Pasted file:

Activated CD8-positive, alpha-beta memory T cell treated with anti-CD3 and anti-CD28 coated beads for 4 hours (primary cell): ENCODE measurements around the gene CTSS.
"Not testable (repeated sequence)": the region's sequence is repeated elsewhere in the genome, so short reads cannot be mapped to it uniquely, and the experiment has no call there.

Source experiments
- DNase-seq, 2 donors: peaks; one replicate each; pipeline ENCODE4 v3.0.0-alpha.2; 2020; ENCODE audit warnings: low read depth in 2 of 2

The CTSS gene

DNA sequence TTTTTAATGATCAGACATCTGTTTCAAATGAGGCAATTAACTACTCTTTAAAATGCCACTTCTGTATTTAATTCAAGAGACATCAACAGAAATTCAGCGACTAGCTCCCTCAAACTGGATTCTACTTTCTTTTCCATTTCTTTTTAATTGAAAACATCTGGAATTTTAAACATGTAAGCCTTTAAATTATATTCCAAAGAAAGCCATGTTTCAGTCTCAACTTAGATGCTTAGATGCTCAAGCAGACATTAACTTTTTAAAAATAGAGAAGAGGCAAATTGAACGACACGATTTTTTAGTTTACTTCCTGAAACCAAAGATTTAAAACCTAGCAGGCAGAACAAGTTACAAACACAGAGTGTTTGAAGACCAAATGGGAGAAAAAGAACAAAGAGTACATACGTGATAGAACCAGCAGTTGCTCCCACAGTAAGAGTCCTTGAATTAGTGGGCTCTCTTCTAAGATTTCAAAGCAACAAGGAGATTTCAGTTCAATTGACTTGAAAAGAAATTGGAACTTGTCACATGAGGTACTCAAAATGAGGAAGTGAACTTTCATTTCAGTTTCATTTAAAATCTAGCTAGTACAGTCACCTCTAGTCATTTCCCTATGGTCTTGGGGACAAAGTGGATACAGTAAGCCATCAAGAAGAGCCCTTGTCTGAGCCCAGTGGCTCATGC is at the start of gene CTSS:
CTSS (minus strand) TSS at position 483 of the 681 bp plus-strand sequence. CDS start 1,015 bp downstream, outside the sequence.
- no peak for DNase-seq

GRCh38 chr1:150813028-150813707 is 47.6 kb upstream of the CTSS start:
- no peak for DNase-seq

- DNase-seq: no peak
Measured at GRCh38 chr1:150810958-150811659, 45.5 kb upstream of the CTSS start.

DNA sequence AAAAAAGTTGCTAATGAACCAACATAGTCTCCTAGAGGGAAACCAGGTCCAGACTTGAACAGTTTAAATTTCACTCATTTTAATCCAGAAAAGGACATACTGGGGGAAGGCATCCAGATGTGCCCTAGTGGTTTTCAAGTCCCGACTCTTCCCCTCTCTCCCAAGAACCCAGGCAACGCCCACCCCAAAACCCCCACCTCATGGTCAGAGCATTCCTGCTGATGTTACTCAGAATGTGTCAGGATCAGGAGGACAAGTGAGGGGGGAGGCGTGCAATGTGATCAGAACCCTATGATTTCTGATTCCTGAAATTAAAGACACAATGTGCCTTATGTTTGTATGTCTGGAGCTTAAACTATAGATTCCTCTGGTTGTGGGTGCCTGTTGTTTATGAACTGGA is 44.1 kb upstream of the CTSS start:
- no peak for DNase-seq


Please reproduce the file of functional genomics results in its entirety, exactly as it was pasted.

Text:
Activated CD8-positive, alpha-beta memory T cell treated with anti-CD3 and anti-CD28 coated beads for 4 hours (primary cell): ENCODE measurements around the gene CTSS.
"Not testable (repeated sequence)": the region's sequence is repeated elsewhere in the genome, so short reads cannot be mapped to it uniquely, and the experiment has no call there.

Source experiments
- DNase-seq, 2 donors: peaks; one replicate each; pipeline ENCODE4 v3.0.0-alpha.2; 2020; ENCODE audit warnings: low read depth in 2 of 2

The CTSS gene

DNA sequence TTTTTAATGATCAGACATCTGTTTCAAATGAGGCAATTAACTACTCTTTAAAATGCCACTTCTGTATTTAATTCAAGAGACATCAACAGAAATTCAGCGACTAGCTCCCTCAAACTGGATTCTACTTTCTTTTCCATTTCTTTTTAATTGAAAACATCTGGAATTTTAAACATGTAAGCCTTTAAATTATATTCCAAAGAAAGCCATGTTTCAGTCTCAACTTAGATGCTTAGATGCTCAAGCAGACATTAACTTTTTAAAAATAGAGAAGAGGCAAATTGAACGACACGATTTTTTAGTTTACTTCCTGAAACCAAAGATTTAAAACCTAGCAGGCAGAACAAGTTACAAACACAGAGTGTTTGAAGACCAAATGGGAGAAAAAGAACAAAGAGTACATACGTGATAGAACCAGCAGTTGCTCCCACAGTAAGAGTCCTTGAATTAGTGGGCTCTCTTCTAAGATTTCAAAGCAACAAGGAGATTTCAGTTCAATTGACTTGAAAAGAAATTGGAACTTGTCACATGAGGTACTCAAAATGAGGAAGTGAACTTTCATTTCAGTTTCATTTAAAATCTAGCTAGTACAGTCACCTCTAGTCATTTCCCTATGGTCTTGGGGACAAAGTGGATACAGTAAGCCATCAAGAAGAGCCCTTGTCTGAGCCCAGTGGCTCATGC is at the start of gene CTSS:
CTSS (minus strand) TSS at position 483 of the 681 bp plus-strand sequence. CDS start 1,015 bp downstream, outside the sequence.
- no peak for DNase-seq

GRCh38 chr1:150813028-150813707 is 47.6 kb upstream of the CTSS start:
- no peak for DNase-seq

- DNase-seq: no peak
Measured at GRCh38 chr1:150810958-150811659, 45.5 kb upstream of the CTSS start.

DNA sequence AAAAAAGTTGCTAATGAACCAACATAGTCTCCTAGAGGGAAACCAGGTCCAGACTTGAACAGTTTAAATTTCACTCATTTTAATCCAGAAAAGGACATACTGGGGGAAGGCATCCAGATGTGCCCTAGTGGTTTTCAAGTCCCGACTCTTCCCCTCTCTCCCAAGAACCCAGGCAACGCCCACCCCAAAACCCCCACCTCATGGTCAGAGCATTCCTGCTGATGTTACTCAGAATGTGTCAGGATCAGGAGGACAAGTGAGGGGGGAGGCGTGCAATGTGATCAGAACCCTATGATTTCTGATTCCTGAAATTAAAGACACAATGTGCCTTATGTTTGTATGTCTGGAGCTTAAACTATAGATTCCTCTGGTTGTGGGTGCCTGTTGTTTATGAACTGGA is 44.1 kb upstream of the CTSS start:
- no peak for DNase-seq